NEW YORK — Kasper A.S.L. Ltd. said it is undergoing a liquidity crisis and didn’t make its payment to bond holders due Sept. 30.
The bridge and better sportswear maker said it has engaged in discussions with certain of its noteholders over a restructuring to address liquidity issues and enhance its ability to pursue its strategic plans, including the development of Anne Klein and Anne Klein 2, which was launched this summer. Kasper was due to make a semi-annual interest payment of $7.2 million on its 13 percent senior notes.
The firm said costs tied to the fall launch of Anne Klein 2, first shipped in July, combined with a difficult spring season for Anne Klein bridge and Kasper products, have impacted liquidity.
“Our overall business is great,” said Gregg I. Marks, president of Kasper. “The Anne Klein 2 launch has been very successful. Our bridge business has been tough, but it is getting better, and we had a very tough spring and were stuck with markdowns from the resort season.”
The company said it is current with all of its other payments to its banks and vendors, and expects to remain so. But, it said it is not in compliance with certain financial covenants under its credit facility with a group of institutions led by Chase Manhattan Bank. It is meeting with those lenders to discuss appropriate modifications to its loan agreements. Kasper announced on Friday that it was taking steps to conserve capital and restructure its financial obligations, the first such announcement from the firm since it emerged as a publicly traded company in 1997 as part of the court-ordered restructuring of its former parent company, The Leslie Fay Co., which was then in bankruptcy proceedings. Sources close to Kasper said that as part of the restructuring, the company was left with debt of about $110 million from Leslie Fay.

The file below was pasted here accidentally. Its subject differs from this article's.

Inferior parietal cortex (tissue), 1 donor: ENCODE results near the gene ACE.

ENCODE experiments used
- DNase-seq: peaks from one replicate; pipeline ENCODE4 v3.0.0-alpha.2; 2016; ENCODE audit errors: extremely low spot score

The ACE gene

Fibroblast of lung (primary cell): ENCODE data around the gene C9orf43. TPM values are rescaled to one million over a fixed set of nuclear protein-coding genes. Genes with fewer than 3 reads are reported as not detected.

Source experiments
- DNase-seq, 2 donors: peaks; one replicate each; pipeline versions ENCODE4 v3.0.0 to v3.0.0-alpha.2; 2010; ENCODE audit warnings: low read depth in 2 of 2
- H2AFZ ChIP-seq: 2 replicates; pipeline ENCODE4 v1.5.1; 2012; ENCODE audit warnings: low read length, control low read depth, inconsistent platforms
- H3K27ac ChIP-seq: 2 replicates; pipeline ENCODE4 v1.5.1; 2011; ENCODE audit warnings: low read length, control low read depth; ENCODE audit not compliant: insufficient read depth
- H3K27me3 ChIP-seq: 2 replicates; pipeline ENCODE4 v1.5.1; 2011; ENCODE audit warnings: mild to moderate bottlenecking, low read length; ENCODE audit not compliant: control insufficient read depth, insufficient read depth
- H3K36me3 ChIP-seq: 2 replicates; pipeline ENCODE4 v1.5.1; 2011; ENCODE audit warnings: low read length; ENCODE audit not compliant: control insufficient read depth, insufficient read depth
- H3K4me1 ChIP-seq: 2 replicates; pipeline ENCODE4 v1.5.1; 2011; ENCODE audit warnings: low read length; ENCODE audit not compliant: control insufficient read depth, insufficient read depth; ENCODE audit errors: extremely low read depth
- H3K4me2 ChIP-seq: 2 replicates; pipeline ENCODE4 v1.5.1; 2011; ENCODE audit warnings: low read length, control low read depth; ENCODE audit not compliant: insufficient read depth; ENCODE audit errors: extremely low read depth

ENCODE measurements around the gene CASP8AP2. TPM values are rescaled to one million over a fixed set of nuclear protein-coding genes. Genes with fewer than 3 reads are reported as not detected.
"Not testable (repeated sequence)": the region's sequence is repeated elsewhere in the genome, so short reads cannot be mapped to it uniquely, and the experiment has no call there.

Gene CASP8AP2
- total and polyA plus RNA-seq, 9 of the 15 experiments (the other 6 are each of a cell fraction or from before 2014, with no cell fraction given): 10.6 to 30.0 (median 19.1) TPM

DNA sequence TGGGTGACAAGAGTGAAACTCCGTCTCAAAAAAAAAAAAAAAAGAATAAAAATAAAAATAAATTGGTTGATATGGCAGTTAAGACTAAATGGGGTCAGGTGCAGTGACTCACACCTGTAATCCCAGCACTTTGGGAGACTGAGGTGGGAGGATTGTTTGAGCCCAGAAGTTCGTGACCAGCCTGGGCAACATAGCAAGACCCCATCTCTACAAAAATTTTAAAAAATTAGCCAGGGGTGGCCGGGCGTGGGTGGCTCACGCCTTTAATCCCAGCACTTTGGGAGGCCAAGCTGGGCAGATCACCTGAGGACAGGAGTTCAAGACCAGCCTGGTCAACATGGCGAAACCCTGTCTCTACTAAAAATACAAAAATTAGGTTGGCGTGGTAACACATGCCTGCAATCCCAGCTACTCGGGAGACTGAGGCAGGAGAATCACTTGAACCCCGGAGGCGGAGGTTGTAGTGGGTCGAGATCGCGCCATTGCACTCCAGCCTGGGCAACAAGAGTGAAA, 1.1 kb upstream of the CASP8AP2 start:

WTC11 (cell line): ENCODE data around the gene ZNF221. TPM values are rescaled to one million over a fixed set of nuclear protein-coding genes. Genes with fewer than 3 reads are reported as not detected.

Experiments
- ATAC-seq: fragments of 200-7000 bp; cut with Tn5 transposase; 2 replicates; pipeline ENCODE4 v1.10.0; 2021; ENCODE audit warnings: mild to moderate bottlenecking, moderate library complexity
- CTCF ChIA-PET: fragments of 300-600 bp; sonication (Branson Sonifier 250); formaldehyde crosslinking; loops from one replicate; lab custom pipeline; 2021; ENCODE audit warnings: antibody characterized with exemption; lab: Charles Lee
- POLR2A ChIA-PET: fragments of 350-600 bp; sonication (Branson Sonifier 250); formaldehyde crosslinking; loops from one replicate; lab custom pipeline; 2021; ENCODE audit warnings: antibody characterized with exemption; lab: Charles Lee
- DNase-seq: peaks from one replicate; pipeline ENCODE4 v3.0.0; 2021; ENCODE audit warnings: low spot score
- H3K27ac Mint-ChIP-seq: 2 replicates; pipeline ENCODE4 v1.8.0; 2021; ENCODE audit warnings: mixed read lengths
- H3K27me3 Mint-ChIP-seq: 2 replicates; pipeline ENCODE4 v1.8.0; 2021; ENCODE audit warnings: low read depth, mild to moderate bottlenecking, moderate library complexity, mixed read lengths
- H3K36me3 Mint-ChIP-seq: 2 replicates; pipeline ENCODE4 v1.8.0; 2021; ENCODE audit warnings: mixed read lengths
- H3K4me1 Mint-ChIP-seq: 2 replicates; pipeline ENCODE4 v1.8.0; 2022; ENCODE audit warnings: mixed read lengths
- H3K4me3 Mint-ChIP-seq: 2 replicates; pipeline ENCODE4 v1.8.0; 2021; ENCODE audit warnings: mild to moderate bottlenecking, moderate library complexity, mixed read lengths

Marks would not discuss the specifics of Kasper’s debt, but said the the company is taking steps to address its long-term financing.
“We are liquid. This is nothing like a bankruptcy,” he said. “In order for us to expand the business in the way we want to, this current liquidity problem is something that has to be addressed, and we have to hope that most people understand that.”
Arthur S. Levine, chairman and chief executive officer, added in a statement that, “Strong reception of our new Anne Klein 2 brand at retail, and planned shipments by the company in July, August and September in the midst of what has been a sluggish department store environment, continue to give us confidence in the direction of our business. We have also weathered the trend toward more casual looks and are seeing a resurgence in our Kasper A.S.L. suit line, which is our company’s core business. The company and its financial advisers are exploring all alternatives for restructuring our debt obligations.” Hurt by a promotional selling climate at department stores and by start-up costs for the Anne Klein 2 better line, Kasper’s second-quarter losses grew to $4.7 million from $3.4 million a year ago. Sales jumped 43.1 percent to $80.2 million from $56 million, reflecting its July 1999 acquisition of Anne Klein.

load comments
blog comments powered by Disqus